Alexan­dra Camp­bell cham­pi­ons grow­ing your own hedge

Alexan­dra Camp­bell cham­pi­ons grow­ing your own hedge.

The People's Friend - - This Week -

NOW is a good time to plant a hedge (un­less you are al­ready get­ting frosts). May I ask you to con­sider adding a lit­tle more hedg­ing to your life?

Hedges are won­der­ful for wildlife. In Bri­tain, you can usu­ally grow a hedge a lit­tle higher than a fence, so they are good for pri­vacy, too.

And they are a com­pact way of in­creas­ing green­ery in your en­vi­ron­ment so they im­prove air qual­ity.

At RHS Wis­ley, there is a dis­play for “Green­ing Grey Bri­tain”, which shows a front gar­den with a small, low hedge as a di­vider be­tween the park­ing space and the front path.

It’s neatly clipped and takes up very lit­tle space. But it’s use­ful at neu­tral­is­ing car ex­hausts and looks smart, too.

There’s a de­light­ful new trend for “ed­i­ble hedges”. A mixed hedge of el­der­ber­ries, dog roses, hazel, crab ap­ples and wild cur­rants will give you flow­ers, nuts and berries for mak­ing jams, jel­lies and cor­dials. Or it’ll pro­vide food for birds and pol­li­nat­ing in­sects.

If you have a small or nar­row gar­den, you may think a hedge takes up too much space. A friend’s gar­den is around 18 ft x 30 ft. She’s used the fenc­ing as sup­port for climbers. Her “hedg­ing” is made of ivy, black­ber­ries, pas­sion­flower, hon­ey­suckle and dog roses.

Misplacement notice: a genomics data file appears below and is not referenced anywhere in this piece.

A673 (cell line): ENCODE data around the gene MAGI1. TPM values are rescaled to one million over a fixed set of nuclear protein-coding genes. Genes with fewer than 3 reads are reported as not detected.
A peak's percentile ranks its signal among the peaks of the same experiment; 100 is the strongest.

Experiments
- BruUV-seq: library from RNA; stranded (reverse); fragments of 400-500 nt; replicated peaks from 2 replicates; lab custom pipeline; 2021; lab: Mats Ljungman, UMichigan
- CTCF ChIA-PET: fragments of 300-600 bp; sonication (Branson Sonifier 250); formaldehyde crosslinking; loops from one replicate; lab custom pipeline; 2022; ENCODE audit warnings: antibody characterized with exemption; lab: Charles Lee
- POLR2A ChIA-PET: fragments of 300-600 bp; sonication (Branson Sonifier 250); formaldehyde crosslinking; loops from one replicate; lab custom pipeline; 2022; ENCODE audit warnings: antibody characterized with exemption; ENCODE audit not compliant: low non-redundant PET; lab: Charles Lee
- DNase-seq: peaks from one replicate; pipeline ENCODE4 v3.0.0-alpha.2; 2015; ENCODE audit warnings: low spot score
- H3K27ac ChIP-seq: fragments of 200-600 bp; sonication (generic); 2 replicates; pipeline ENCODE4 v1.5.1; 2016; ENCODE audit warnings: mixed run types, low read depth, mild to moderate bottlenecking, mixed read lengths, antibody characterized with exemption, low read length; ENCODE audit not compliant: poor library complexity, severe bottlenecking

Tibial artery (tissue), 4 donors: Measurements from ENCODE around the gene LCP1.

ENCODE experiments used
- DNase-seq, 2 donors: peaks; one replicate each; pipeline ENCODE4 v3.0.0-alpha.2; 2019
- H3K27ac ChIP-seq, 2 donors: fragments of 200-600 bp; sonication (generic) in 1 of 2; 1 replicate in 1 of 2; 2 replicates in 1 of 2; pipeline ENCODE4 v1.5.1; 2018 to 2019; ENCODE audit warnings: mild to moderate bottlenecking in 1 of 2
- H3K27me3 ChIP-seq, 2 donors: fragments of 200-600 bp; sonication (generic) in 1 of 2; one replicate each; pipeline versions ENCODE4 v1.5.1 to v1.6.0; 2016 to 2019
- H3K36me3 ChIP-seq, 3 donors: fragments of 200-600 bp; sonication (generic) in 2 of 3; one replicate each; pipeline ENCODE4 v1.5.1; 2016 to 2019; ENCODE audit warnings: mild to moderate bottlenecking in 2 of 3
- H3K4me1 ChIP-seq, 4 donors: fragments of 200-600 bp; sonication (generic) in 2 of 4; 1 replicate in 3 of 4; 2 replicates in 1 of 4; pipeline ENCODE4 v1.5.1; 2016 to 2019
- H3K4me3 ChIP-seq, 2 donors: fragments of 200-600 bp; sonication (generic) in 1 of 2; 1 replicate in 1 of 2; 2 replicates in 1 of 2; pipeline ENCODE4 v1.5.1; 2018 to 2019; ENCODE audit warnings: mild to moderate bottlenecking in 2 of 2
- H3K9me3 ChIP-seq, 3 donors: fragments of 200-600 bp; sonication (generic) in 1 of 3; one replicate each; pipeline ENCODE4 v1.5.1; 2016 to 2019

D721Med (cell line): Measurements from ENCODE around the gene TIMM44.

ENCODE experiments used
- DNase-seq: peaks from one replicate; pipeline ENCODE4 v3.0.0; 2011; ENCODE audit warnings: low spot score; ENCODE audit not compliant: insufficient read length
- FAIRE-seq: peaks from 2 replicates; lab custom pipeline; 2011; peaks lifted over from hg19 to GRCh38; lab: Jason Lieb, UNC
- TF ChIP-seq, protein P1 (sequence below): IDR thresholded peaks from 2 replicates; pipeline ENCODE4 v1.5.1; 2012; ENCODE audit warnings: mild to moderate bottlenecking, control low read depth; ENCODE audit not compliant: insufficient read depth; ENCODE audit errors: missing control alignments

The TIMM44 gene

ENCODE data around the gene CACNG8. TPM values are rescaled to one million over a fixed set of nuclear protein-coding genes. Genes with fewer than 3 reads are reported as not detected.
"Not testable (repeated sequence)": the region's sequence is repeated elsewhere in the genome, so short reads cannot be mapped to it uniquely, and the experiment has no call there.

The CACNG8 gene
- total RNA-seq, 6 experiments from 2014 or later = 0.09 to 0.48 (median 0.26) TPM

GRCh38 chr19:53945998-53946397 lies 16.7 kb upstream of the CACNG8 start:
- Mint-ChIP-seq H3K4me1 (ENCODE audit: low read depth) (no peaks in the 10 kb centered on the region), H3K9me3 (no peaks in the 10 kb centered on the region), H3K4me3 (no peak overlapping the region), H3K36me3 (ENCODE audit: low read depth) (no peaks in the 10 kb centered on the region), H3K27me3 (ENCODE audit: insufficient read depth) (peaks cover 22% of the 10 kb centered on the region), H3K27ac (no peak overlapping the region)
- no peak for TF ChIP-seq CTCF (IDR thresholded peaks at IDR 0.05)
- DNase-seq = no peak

She al­lows the climbers to flower and fruit (for wildlife) and ties or trims back in­di­vid­ual stems if the plants threaten to get too bulky.

Hedges also make a good back­drop for your plant­ing. A neat green privet hedge is a very at­trac­tive foil for flow­ers, as well as shel­ter­ing smaller birds from their big­ger preda­tors.

Peo­ple can be ner­vous about choos­ing the right hedge. Dis­cuss your soil and as­pect with a spe­cial­ist hedge or tree nurs­ery.

Gar­den cen­tres are great, but they don’t al­ways have qual­i­fied staff who know what will suit your needs.

How­ever, many Bri­tish hedges are easy to grow, such as beech, hawthorn and privet. If you’re plan­ning a hedge in a shady or very damp spot, then do con­sult a hedg­ing sup­plier.

It’s also worth plant­ing the hedge prop­erly. I have a privet hedge. Four plants were ba­si­cally just stuck in the earth nine years ago. They took around five years to turn into a “proper” hedge.

Last au­tumn I de­cided to ex­tend it by another four plants. This time, I took great care to plant them prop­erly. (See my “How To Plant A Hedge” video on the Mid­dle­sized Gar­den Youtube chan­nel.)

I dug a trench, filled it with a mix of tree com­post and well-rot­ted ma­nure, then added my­c­or­rhizal fungi near the roots and wa­tered it well. The four new plants are al­most where I want them to be af­ter just one year.

So how much does a hedge cost? If you plant at this time of year, you can buy “bare-root hedg­ing”. The rest of the year, you will need to buy more ex­pen­sive hedg­ing in pots.

Young bare-root hedg­ing is very cheap – usu­ally around £1 to £4 a plant. But it will take three or more years to be a proper hedge.

Or you can buy an in­stant hedge from most hedg­ing com­pa­nies. This will lit­er­ally be ten times more ex­pen­sive (or more!) at around £20 to £40 plus a plant. But you will get the look you want im­me­di­ately. Happy hedg­ing! n

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